Japan's Nikkei [.T] and China's main bourses [.SS] tumbled again overnight as trade concerns persisted, and Europe's STOXX 600 index <.STOXX> hit a 22-month low as U.S. markets prepared to re-open after their worst week since March. [.N]
The lack of confidence continued to boost traditional safe haven assets. The yen and Swiss franc both made ground on a subdued dollar in the currency markets [FRX/] while gold hit its highest since the end of July. [GOL/]
Germany's government bonds also rallied and the euro climbed as high as $1.16 despite a humbling regional election result for Chancellor Angela Merkel's conservative Bavarian allies on Sunday.
"I don't think there is really any appetite to dive back in (to stocks), and the Saudi situation is just another ball for investors to have to juggle," said CMC Markets' senior analyst Michael Hewson.
"If the trend we saw last week continues, it is going to be very hard for Europe to rally... The outlook remains very uncertain," Hewson added.
The Saudi situation remained front and centre after Riyadh appeared to retaliate to U.S. President Donald Trump's promise of "severe punishment" if it turns out that prominent Saudi dissident Jamal Khashoggi, a U.S. resident and Washington Post columnist, was killed while visiting his country's consulate in Istanbul.
The official Saudi Press Agency (SPA) quoted an unnamed official on Sunday saying the kingdom "will respond with greater action," if there are measures and that its economy "has an influential and vital role in the global economy."
Traders read that as meaning driving oil prices up further. Brent crude responded by jumping 1 percent [O/R] which in turn saw Saudi stocks <.TASI> recover the full 3.5 percent they had lost on Sunday when the diplomatic tensions flared.
Turkey's lira <TRYTOM=D4> was another big riser on Monday, jumping 1.5 percent to its highest since mid-August after Trump cheered the release of a U.S. pastor who had been under house arrest in Turkey.
Investors hope his release can lead to an improvement in strained U.S.-Turkey relations.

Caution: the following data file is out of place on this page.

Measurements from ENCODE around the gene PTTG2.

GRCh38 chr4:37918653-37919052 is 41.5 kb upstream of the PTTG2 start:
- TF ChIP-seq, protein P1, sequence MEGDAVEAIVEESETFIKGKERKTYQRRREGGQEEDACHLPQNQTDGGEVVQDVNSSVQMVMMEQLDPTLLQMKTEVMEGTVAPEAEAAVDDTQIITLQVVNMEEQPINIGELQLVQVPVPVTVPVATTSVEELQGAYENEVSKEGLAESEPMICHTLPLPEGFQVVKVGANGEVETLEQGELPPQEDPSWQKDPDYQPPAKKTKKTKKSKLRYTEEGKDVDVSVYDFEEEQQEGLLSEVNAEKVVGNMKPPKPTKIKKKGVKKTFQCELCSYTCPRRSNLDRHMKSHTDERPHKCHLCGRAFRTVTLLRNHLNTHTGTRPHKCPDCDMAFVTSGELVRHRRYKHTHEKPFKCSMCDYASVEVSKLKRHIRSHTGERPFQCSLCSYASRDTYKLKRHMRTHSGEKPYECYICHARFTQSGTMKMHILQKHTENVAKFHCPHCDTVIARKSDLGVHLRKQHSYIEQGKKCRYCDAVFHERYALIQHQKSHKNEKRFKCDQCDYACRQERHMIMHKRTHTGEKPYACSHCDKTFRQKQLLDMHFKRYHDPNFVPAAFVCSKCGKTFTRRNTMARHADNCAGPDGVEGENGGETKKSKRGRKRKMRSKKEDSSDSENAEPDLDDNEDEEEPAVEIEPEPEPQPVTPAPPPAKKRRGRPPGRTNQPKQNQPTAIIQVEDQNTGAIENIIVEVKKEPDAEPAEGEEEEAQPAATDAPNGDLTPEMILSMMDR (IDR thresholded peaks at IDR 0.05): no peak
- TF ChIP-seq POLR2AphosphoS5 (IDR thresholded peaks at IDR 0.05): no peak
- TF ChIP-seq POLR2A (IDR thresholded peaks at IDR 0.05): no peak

"The lira is likely to benefit at least modestly during the period between now and the CBT (central bank) meeting of 25 October where we anticipate the next 300 bps rate hike," ING analysts wrote in a note.
But the broader global picture was still cautious.
Wall Street futures remained red albeit only just [.N], while Saudi Arabia's riyal currency was still testing the boundaries of its peg at 3.7514 to the dollar - its weakest spot rate since June 2017.
The Saudi central bank maintains a peg of 3.75 riyals to the dollar, and usually the currency fluctuates in a range of about 3.7498-3.7503.
Overnight, MSCI's broadest index of Asia-Pacific shares outside Japan <.MIAPJ0000PUS> had fallen 1 percent as Shanghai <.SSEC> ended down 1.5 percent and just off a four-year low. [.SS]
Japan's Nikkei <.N225> slumped 1.8 percent on Monday, with carmaker shares <.ITEQP.T> hitting 13-month lows after Washington said it would seek a provision about currency manipulation in future trade deals with Japan.
MSCI's broadest gauge of the world's 47 top stock markets <.MIWD00000PUS> was off 0.2 percent after a sizeable 3.87 percent decline last week - its biggest since March - to a one-year nadir.
Over the weekend, China central bank governor Yi Gang said he still saw plenty of room for adjustment in interest rates and the reserve requirement ratio (RRR), as downside risks from trade tensions with the United States remain significant.
In London, sterling recovered from renewed Brexit deal worries, while commodities trading remained hung up on the Saudi tensions and the risk they could drive up prices.
Saudi Energy Minister Khalid al-Falih had said on a trip to India that his country is planning to push up production, but the prospect of a major diplomatic feud with the West trumped that sentiment.
Investors suspect the developments could ultimately undermine the leadership of Crown Prince Mohammed bin Salman if they escalate and destabilise the oil-rich kingdom.
Brent crude futures were last up 1 percent to $81.26 per barrel, bouncing back from Friday's near-three-week low of $79.23.
"People had thought the Saudis would make up for the fall in Iran's output. If they are starting to use oil as their weapon, that will be a whole new chapter," said Kazuhiko Fuji, senior fellow at Research Institute of Economy, Trade and Industry, a think-tank affiliated with the Japanese government.
(Reporting by Marc Jones; Additional reporting by Hideyuki Sano in Tokyo; Editing by Gareth Jones and Hugh Lawson)
By Marc Jones